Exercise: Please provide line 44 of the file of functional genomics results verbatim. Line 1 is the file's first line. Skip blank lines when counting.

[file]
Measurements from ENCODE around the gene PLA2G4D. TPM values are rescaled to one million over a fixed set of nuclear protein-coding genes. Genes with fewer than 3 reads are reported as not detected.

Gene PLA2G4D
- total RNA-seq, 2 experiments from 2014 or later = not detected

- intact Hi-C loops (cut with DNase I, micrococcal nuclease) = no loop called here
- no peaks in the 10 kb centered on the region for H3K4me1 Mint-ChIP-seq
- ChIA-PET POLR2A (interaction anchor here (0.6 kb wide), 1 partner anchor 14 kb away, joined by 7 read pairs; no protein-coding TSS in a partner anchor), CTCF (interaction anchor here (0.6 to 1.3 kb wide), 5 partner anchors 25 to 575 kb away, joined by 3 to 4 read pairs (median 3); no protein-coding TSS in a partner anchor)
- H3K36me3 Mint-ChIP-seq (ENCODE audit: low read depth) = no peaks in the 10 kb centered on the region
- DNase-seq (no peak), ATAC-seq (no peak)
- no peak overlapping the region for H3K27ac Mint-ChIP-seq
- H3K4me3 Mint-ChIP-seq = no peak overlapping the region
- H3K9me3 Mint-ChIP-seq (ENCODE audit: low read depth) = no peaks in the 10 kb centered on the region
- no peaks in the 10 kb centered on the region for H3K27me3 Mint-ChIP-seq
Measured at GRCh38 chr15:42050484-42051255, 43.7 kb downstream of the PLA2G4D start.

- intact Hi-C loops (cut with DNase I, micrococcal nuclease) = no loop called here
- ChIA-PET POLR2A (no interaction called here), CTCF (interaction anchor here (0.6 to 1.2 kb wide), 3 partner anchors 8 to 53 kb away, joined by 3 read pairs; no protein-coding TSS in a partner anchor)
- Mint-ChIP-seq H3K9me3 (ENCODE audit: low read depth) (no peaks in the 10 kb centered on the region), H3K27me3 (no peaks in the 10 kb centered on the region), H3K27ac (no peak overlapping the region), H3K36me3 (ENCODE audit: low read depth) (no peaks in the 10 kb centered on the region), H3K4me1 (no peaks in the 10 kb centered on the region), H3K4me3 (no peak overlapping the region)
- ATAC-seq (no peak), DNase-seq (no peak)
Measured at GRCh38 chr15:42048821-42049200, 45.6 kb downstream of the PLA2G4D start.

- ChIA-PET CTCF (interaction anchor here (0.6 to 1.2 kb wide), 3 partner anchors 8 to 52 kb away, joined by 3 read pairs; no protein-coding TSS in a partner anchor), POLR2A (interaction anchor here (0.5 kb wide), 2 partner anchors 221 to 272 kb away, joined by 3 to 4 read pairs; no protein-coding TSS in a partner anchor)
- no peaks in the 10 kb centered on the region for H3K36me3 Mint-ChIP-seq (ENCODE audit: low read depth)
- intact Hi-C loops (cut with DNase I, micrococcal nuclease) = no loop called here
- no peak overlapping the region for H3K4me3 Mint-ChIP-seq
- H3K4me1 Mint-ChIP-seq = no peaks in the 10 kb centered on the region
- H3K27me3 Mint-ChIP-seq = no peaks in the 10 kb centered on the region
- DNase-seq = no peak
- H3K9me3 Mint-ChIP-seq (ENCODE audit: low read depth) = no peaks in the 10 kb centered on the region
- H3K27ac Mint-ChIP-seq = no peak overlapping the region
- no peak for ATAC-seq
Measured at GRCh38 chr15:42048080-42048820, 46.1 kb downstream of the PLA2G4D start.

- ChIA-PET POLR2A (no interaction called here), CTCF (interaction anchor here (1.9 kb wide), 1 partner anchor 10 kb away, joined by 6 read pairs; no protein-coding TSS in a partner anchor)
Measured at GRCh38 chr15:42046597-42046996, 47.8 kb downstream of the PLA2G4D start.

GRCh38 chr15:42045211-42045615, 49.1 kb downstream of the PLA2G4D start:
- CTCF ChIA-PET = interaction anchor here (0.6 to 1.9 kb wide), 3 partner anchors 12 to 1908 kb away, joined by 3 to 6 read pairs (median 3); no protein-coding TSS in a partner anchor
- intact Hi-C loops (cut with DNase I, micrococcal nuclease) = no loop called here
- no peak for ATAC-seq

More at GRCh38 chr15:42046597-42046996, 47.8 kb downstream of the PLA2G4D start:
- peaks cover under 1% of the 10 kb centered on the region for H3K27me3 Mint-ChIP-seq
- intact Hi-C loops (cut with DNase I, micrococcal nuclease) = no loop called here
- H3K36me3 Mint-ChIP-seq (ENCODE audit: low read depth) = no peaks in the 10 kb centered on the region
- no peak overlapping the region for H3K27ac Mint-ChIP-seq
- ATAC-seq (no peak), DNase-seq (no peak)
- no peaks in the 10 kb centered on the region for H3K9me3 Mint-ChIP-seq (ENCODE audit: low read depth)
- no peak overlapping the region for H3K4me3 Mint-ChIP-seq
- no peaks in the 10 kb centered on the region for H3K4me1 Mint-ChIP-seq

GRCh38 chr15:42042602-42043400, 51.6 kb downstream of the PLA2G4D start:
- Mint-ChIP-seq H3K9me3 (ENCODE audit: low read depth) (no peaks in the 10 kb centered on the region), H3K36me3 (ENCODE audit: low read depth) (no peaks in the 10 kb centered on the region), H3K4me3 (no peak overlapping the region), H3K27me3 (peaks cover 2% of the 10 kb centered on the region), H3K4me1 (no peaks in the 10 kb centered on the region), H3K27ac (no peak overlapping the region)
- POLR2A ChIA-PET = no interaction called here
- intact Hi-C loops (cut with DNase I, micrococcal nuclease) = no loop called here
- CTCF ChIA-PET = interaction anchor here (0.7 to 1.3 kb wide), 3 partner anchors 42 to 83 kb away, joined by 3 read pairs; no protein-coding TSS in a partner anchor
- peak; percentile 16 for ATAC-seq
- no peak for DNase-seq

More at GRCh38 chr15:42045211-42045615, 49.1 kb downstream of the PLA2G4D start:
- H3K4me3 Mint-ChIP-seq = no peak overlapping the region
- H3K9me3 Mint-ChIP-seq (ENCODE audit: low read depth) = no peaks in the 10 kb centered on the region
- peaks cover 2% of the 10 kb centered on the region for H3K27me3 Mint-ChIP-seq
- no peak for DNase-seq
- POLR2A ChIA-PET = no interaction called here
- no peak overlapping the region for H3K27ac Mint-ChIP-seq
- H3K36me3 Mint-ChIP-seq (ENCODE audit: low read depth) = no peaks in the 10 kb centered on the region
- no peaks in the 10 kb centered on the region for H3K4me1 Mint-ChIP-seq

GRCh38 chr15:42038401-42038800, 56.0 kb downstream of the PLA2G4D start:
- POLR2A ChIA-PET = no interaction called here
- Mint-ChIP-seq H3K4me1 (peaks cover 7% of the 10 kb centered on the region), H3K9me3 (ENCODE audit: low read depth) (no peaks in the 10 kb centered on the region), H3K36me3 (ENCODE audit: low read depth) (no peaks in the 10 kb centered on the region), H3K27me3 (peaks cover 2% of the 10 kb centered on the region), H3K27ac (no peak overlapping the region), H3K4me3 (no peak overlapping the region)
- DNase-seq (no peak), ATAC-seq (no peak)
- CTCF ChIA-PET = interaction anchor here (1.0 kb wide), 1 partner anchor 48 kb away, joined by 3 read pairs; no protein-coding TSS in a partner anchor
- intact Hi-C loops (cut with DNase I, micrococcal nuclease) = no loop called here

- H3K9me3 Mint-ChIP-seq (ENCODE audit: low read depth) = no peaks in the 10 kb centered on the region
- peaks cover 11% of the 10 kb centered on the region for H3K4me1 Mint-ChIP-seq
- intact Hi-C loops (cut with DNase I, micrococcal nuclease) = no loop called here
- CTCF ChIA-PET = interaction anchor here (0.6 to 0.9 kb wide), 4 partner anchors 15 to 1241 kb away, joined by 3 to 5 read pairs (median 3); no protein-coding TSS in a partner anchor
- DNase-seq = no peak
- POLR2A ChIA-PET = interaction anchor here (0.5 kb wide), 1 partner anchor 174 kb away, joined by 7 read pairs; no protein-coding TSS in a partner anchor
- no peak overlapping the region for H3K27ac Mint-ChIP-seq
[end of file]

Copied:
- no peaks in the 10 kb centered on the region for H3K4me1 Mint-ChIP-seq